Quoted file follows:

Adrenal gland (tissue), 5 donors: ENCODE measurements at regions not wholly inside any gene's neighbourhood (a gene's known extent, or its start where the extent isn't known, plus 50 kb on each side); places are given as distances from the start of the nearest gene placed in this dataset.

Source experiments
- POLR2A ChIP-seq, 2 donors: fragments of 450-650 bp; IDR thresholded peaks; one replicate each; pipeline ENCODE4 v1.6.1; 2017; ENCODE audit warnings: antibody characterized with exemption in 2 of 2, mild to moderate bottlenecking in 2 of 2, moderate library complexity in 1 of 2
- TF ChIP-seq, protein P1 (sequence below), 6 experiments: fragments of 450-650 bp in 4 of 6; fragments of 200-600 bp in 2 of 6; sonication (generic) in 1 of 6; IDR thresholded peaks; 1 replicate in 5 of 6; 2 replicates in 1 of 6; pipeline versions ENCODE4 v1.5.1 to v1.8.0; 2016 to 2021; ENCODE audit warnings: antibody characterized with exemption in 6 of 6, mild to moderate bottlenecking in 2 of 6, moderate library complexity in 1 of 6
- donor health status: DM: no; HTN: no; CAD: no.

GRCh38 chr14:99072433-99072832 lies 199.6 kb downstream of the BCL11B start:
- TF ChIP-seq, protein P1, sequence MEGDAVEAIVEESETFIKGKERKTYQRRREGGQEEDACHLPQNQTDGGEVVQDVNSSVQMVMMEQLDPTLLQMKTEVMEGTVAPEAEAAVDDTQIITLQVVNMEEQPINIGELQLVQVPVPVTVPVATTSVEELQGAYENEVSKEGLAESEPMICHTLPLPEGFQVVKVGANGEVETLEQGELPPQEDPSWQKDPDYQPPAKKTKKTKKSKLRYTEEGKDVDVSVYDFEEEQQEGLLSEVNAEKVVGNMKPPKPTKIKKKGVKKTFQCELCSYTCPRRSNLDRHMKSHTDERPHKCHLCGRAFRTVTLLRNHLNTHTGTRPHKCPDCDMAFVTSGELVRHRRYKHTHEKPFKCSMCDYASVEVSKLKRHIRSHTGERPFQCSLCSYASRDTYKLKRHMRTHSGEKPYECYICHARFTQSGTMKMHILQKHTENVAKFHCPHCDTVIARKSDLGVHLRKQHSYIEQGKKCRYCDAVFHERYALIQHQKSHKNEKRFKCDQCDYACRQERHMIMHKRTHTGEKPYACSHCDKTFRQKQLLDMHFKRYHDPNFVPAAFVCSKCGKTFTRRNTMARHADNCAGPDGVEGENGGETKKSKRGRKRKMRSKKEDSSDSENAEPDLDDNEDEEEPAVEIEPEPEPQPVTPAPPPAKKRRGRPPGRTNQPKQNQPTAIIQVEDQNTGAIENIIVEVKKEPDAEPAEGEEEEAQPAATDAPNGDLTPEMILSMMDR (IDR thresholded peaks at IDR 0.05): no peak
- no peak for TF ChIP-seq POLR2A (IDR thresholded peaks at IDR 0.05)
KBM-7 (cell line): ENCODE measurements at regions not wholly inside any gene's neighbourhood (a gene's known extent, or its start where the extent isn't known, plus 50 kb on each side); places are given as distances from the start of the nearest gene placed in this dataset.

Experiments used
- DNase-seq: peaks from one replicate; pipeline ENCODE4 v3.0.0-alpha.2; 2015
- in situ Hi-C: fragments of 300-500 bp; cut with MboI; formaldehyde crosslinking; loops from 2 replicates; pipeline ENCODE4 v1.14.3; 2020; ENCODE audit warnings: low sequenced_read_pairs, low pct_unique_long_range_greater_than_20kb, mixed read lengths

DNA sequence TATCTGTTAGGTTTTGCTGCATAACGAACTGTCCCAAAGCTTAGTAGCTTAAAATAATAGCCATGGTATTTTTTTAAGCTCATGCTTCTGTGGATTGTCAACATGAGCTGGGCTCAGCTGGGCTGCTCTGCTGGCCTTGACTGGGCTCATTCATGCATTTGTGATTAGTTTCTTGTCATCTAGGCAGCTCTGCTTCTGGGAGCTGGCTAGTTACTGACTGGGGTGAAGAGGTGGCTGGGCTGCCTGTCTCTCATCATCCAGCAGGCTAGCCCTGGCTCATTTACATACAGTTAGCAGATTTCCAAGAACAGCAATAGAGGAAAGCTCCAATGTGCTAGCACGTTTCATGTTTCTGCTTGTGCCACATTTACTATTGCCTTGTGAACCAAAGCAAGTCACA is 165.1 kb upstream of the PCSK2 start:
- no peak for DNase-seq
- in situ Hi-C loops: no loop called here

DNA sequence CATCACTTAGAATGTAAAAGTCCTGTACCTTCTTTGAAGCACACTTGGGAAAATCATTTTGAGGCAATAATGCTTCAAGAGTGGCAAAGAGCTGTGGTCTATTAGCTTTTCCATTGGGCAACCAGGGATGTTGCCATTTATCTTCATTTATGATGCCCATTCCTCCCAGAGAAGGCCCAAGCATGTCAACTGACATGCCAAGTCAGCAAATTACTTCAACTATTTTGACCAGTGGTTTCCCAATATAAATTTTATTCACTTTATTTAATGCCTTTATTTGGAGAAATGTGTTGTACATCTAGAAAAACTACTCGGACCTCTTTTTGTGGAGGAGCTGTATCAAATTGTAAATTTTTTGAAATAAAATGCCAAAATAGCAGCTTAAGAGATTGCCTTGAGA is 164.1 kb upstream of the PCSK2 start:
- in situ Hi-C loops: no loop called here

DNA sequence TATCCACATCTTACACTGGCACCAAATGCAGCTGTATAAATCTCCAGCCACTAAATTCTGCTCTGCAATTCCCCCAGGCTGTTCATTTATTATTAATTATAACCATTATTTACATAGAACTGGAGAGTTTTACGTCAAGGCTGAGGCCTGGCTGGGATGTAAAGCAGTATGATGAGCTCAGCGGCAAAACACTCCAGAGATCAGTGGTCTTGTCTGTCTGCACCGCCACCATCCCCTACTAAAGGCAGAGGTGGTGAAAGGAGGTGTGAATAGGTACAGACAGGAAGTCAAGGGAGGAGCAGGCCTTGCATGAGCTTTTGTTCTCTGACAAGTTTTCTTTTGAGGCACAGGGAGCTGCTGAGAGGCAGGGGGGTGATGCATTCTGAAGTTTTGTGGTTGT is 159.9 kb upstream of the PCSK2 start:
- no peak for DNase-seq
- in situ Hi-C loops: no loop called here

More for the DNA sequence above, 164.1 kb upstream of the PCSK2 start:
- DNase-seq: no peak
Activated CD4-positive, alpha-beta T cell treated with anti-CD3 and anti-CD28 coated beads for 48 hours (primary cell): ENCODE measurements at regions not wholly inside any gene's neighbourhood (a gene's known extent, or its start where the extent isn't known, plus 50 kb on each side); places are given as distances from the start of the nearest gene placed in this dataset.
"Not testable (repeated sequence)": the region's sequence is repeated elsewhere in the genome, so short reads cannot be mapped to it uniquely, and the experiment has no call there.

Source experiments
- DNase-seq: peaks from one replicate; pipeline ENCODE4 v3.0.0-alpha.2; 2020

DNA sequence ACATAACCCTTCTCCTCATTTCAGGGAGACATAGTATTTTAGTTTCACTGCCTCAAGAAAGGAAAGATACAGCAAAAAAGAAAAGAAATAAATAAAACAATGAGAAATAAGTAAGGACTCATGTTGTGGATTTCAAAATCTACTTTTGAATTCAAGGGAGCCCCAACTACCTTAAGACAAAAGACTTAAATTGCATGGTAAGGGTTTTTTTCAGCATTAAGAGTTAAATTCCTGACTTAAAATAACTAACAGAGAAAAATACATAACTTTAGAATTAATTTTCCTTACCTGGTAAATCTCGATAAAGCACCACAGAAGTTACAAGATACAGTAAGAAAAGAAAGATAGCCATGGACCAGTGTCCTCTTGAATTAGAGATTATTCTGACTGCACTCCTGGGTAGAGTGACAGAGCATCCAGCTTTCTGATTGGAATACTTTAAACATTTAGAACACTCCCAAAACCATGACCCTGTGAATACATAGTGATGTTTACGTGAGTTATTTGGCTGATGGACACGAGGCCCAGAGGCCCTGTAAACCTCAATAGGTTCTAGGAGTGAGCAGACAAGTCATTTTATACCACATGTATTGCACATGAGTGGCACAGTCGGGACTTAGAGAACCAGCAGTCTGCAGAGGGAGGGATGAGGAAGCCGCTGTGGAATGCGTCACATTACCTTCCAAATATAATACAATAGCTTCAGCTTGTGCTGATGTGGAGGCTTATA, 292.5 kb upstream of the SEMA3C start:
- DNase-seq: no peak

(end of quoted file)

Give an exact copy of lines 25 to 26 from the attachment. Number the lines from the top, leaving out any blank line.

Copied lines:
Source experiments
- DNase-seq: peaks from one replicate; pipeline ENCODE4 v3.0.0-alpha.2; 2020